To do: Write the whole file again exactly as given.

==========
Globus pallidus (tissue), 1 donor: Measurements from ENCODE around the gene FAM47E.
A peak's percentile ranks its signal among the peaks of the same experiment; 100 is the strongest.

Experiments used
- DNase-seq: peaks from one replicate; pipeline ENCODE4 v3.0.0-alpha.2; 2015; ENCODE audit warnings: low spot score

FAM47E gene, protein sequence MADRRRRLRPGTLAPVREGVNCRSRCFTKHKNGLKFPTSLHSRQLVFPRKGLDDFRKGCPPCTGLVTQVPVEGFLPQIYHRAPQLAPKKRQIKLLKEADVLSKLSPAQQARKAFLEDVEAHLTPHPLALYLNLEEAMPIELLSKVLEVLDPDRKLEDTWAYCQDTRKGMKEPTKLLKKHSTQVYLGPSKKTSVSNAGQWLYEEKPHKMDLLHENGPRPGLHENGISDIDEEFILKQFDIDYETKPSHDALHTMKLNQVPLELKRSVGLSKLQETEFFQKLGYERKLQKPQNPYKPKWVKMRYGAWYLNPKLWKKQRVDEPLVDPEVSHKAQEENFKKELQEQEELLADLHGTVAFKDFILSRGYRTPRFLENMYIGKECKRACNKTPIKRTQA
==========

Globus pallidus (tissue), 1 donor: Measurements from ENCODE around the gene FAM47E.
A peak's percentile ranks its signal among the peaks of the same experiment; 100 is the strongest.

Experiments used
- DNase-seq: peaks from one replicate; pipeline ENCODE4 v3.0.0-alpha.2; 2015; ENCODE audit warnings: low spot score

FAM47E gene, protein sequence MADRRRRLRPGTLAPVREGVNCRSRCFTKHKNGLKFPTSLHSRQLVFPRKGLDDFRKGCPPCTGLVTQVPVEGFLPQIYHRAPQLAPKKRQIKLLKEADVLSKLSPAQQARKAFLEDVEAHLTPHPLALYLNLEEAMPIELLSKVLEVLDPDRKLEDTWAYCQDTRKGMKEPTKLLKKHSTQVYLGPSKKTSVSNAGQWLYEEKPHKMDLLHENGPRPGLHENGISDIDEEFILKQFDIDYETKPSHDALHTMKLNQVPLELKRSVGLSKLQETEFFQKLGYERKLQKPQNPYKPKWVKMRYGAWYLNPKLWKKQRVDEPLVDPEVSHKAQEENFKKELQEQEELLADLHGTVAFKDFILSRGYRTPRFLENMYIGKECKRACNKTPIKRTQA